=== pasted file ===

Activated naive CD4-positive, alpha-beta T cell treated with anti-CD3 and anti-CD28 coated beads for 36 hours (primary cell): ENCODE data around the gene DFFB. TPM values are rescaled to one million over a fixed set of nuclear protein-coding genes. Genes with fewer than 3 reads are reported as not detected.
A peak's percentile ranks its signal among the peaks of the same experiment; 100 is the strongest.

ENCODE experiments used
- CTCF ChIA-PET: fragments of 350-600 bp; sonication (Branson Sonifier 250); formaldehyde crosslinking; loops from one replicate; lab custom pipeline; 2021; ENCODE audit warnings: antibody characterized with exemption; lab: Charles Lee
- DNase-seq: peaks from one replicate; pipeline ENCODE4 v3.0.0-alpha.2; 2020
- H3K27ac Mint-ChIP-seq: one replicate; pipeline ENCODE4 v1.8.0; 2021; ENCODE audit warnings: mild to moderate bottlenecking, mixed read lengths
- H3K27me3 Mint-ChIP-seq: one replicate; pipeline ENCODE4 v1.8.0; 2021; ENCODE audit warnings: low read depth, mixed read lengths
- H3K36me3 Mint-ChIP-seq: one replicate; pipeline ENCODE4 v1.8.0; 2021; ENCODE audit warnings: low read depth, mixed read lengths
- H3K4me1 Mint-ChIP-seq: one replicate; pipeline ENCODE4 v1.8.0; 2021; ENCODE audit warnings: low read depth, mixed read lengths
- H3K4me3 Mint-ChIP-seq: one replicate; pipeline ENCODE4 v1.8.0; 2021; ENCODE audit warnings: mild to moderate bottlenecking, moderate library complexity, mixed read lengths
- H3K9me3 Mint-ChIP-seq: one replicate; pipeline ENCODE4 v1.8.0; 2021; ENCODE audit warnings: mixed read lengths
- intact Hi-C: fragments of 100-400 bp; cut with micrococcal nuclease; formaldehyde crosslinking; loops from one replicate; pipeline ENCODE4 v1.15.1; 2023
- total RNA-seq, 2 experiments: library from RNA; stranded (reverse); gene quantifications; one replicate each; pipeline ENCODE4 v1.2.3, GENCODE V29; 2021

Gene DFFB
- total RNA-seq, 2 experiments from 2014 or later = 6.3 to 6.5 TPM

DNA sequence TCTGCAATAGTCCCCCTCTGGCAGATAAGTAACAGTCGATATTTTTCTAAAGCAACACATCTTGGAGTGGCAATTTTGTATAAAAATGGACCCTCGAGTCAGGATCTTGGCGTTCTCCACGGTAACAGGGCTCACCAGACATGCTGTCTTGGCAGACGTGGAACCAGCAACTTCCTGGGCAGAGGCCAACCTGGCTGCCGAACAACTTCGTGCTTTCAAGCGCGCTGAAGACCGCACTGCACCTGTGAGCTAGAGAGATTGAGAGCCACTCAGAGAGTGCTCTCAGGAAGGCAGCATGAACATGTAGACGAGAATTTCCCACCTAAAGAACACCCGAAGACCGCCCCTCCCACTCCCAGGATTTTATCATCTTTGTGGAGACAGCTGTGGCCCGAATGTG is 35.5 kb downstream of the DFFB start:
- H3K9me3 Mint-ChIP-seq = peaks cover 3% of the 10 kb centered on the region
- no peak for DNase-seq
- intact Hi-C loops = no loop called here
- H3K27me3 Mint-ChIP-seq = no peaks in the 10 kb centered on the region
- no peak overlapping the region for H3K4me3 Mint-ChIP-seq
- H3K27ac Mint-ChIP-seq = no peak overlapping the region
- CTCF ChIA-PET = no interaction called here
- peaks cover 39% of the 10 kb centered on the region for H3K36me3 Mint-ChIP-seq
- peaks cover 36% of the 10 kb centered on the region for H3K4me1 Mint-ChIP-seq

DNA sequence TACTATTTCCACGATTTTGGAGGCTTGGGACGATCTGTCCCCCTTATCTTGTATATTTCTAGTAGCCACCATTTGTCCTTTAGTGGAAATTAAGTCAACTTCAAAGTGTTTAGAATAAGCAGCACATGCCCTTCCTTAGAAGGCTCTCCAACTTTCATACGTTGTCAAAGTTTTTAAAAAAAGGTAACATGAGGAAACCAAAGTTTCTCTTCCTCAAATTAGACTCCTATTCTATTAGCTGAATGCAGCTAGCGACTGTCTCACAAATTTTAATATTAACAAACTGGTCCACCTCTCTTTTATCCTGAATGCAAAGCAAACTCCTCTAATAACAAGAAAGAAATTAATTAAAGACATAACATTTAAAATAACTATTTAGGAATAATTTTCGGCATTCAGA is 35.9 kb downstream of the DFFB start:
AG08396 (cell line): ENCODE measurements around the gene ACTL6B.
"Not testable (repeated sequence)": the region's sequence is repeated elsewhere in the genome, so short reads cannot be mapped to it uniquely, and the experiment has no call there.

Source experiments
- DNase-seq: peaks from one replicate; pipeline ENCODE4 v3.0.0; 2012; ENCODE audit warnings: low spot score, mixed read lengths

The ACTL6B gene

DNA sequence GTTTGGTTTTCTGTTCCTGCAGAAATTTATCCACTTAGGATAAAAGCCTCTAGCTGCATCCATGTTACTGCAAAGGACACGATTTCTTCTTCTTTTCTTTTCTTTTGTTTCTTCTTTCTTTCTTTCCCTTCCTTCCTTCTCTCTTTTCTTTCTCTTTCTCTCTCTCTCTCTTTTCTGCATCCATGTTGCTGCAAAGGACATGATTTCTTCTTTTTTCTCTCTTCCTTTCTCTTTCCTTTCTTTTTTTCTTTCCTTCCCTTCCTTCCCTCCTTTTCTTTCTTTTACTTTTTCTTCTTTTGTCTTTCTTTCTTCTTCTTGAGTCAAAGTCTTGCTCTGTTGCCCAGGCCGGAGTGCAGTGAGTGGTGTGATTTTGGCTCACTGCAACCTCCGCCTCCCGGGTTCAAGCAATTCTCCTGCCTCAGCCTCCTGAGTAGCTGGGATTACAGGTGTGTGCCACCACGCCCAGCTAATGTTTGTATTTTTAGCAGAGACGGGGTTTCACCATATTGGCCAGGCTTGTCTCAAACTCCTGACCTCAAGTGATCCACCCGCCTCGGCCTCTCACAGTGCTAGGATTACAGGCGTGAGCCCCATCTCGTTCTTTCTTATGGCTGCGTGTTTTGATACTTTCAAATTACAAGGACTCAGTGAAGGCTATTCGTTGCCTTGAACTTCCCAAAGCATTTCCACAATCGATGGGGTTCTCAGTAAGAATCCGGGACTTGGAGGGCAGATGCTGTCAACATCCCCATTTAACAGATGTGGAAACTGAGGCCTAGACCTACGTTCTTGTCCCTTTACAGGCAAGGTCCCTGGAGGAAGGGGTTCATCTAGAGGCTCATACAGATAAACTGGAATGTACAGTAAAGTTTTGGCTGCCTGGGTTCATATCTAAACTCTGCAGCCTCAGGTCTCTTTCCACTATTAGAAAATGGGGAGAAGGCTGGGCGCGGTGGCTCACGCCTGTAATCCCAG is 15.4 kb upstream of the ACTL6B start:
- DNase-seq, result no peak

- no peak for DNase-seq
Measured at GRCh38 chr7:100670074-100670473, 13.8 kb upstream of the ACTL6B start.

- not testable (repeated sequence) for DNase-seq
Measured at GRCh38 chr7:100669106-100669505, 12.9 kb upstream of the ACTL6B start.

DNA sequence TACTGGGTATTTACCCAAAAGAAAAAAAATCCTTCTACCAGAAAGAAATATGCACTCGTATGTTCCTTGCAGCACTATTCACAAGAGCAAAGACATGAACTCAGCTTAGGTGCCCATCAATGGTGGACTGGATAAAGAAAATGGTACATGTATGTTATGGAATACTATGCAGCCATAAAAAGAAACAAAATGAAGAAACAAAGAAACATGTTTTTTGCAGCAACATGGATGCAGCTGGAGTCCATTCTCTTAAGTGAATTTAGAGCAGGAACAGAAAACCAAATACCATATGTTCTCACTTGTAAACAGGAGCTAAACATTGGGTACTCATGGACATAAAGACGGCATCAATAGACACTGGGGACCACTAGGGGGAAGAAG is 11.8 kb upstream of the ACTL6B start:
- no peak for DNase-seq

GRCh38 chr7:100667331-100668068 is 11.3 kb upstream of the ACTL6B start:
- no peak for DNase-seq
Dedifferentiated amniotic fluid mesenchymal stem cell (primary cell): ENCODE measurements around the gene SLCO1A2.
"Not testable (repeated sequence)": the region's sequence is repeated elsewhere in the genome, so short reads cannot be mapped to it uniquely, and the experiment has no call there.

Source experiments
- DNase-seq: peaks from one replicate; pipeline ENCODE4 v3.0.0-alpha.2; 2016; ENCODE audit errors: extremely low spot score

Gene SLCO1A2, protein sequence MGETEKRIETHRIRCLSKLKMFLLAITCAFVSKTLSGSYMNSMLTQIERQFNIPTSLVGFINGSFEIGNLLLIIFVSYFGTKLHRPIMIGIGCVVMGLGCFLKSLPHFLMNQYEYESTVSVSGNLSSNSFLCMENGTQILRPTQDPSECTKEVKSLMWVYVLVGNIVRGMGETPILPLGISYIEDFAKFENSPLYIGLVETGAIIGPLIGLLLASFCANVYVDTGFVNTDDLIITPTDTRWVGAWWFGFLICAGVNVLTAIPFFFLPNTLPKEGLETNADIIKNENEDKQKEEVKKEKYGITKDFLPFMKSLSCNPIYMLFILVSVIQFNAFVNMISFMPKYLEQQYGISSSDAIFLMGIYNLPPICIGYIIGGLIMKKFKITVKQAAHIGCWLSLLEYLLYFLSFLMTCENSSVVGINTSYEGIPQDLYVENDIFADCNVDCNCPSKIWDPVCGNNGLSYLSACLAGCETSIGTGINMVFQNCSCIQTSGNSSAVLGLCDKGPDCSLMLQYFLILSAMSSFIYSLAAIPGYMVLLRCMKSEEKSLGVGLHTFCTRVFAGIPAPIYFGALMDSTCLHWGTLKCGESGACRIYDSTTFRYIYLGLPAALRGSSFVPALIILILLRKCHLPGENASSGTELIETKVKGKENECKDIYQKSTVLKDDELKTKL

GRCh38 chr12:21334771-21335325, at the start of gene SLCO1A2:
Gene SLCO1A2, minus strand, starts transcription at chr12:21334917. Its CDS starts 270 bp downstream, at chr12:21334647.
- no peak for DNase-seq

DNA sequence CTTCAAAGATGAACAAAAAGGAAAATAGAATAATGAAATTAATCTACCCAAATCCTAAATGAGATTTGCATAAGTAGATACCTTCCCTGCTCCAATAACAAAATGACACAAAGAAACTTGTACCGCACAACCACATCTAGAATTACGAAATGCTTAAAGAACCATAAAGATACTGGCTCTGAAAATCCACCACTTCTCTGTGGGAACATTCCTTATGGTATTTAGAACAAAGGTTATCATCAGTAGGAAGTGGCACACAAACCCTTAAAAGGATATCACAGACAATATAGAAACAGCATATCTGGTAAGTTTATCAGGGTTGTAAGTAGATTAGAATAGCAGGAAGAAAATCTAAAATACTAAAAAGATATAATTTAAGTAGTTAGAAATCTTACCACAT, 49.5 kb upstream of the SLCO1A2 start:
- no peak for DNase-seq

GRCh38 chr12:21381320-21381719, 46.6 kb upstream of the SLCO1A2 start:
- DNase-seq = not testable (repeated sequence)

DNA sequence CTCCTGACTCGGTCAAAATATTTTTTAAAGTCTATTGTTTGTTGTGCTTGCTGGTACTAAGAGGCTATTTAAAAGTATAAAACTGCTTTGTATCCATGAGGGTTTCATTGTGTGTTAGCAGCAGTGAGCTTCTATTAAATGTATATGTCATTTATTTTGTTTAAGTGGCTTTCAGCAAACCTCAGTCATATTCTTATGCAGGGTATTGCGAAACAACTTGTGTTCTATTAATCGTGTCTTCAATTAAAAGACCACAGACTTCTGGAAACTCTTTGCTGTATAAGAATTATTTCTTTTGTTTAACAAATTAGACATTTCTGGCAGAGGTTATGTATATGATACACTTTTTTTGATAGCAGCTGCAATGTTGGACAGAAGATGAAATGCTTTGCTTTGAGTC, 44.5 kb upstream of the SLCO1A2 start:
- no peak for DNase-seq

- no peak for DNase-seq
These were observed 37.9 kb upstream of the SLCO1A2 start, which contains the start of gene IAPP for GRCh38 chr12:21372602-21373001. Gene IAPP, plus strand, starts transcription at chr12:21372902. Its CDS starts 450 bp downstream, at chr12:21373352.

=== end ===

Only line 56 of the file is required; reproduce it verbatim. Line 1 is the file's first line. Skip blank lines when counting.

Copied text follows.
- no peak for DNase-seq